Week 7: Composition

In this lesson we started learning about the rules of composition, and how artists use them to best capture the attention of an audience.

We were sent out of class to take pictures around the college campus, producing an example for each rule as a task.

RULE OF SIMPLIFICATION:

Also known as ‘Arkham’s Razer’; this is rule of not overwhelming your viewer. The idea is to keep things simple with a small amount of focal point. Too much information and detail in the piece can cause eye fatigue.

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This piece demonstrates this by only showing a single leaf on the branch, when we would be used to seeing multiple leaves. The less leaves shown, the less of an eye strain it is to us, thus making this the rule of simplicity.

Some good examples of this being used in traditional paintings can be seen here:

San Giorgio Maggiore – Monet, 1908 here.

The Mill – Rembrandt, 1645-48 here.

RULE OF ODDS:

This is the rule that states that the number of items or key elements of the painting/photo should be odd. This is because our brains prefer seeing things as equal as it gives us closure, if there is an odd amount of elements, it keeps us visually interested.

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This piece demonstrates that as it only showcases a single magpie, as opposed to an equal amount, making it the rule of odds.

Some good examples of this being used in traditional paintings can be seen here:

Madonna del Prato – Raphael, 1605 here.

Still life with Lemons – Van Gogh, 1887 here.

Sunrise – Monet, 1872 here.

 

RULE OF THIRDS:

Rule of thirds is the act of dividing a page or canvas into a 3×3 grid to find the most interesting spaces. Being drawn plain in the center is too plain, as its equal it gives us too much closure, much like how the rule of odds works. Placing the main focus of your piece in the corners of the middle square make it much more interesting visually.

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Our example demonstrates this as the main focus of our piece is the sign on the window, and fits into one of the more interesting points in the rule of thirds.

Some good examples of this being used in traditional paintings can be seen here:

The Fighting Temeraire – William Turner, 1839 here.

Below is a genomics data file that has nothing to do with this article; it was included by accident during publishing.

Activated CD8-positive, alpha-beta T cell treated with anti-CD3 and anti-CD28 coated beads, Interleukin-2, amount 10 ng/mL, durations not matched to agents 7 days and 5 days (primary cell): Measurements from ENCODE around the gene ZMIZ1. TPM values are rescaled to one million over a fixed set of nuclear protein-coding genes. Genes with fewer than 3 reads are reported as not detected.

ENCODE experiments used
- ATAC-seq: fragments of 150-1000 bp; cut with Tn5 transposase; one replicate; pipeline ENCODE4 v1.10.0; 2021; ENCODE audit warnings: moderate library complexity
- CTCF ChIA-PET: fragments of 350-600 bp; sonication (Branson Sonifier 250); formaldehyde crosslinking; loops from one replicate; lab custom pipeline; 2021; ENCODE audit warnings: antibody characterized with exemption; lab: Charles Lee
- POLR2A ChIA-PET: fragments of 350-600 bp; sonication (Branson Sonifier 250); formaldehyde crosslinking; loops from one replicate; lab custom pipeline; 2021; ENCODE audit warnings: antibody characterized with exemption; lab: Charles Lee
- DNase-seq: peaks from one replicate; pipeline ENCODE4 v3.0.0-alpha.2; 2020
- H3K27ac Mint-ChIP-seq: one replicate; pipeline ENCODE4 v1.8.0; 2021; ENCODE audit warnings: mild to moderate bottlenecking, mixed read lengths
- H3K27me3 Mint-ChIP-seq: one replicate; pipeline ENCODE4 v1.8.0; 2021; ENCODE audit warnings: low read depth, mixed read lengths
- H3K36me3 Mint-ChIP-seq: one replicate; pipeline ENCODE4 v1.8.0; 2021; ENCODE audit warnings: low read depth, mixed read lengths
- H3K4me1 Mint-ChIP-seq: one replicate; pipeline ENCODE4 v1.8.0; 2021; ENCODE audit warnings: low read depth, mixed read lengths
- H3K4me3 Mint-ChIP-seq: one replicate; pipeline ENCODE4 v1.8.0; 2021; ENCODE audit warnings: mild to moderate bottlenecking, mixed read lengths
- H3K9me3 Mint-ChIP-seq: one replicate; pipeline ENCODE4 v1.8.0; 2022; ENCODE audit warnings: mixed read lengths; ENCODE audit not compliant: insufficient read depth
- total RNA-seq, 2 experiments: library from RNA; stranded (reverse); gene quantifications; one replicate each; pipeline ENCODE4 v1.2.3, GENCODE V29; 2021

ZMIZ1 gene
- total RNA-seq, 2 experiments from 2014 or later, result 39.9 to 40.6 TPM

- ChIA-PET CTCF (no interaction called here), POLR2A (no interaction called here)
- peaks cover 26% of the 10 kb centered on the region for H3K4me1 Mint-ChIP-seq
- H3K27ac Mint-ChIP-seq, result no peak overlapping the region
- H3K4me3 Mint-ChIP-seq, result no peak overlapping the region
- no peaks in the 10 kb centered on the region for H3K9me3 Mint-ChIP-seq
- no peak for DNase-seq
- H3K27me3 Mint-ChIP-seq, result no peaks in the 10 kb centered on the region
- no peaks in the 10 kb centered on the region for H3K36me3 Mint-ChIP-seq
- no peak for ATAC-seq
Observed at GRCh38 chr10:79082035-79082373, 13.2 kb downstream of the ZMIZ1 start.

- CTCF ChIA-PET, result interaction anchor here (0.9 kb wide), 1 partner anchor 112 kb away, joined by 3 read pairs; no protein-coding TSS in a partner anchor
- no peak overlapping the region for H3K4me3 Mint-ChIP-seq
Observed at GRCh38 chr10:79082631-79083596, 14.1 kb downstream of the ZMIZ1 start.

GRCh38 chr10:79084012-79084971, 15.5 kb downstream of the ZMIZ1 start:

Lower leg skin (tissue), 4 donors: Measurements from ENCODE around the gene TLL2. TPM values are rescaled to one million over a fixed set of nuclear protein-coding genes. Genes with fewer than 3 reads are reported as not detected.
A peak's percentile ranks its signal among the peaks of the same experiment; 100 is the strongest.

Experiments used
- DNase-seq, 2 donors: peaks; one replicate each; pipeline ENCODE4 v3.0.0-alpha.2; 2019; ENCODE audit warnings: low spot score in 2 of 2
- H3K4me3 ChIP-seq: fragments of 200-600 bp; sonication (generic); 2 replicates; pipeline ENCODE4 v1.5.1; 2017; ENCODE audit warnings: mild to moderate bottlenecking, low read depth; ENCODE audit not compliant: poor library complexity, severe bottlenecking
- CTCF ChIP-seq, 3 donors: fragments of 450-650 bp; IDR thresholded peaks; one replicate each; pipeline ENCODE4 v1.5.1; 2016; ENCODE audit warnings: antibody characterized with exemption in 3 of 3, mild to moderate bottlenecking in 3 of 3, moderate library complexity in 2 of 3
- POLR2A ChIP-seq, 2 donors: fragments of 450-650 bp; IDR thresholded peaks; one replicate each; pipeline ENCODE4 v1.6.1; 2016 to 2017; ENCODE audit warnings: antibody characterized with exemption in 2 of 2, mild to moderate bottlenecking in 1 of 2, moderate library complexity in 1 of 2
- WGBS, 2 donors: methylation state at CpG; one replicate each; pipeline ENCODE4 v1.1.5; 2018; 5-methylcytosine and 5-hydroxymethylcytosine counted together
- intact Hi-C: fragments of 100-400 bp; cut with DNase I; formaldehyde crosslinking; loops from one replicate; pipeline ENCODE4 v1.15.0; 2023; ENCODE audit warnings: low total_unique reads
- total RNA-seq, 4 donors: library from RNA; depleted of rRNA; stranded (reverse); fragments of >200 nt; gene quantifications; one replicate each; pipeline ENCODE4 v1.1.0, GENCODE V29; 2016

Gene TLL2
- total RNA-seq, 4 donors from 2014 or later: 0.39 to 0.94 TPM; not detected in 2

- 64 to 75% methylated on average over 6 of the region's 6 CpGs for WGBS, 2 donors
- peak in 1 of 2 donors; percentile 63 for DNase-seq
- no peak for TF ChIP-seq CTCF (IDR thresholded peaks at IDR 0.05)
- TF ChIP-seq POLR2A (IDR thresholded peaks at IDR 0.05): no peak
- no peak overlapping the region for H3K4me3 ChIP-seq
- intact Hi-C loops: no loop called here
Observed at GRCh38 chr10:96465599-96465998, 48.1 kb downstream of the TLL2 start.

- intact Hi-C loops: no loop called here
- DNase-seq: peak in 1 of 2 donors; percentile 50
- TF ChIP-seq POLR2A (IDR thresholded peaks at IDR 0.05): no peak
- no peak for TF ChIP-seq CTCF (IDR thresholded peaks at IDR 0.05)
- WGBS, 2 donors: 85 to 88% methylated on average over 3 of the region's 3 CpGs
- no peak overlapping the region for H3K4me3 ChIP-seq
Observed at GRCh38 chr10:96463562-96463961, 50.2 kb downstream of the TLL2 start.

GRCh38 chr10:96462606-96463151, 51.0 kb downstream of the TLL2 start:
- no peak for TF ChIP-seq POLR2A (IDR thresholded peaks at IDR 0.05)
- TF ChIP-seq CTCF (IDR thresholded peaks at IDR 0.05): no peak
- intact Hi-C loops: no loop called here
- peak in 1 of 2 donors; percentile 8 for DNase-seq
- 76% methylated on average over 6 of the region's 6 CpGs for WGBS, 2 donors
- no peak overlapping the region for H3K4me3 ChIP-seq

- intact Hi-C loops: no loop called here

RULE OF BALANCE:

This is the rule about focusing on overall balance, i.e. keeping the picture harmonious. This is so that we don’t throw the viewer’s eyes off balance. There are many ways to make the piece balanced, for example:

  • Symmetry – Same on both sides, clearly creating a balance.
  • Scales – Think of tonal weights like weights on a scale, the canvas being the scales. If one side feels heavier it risks being unbalanced.
  • Position – Slight changes in scale and elevation can help restore balance.
  • Shapes – Quadrangular shapes are heavier than round ones, placing a round shape can create balance.

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This picture demonstrates the rule of balance through the scale of the two main focus points and their elevation. As the people depicted in the photo are further away from the camera than the green house, them being being higher up on the canvas and having less detail creates balance with the overall composition.

Some good examples of this being used in traditional paintings can be seen here:

The Last Supper – Da Vinci, 1495-98 here.

The Birth of Venus – Botticelli, 1484, 86 here.

Drawing Hands – M.C Escher, 1948 here.

 

RULE OF SPACE:

This rule is about creating a sense of space in the piece that the viewer can move through.Wherever action is depicted there has to be space for it, so this rule is basically just to provide space for actions that are depicted.

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This shot captures this as the person shown is running ahead, with plenty of space in front of them, creating a sense of space in the composition.

Some good examples of this being used in traditional paintings can be seen here:

Dutch boats in a Gale – William Turner, 1801 here.

Battle Scene – Wouwerman, 1645-46 here.

Annunciation – Da Vinci, 1475-80 here.

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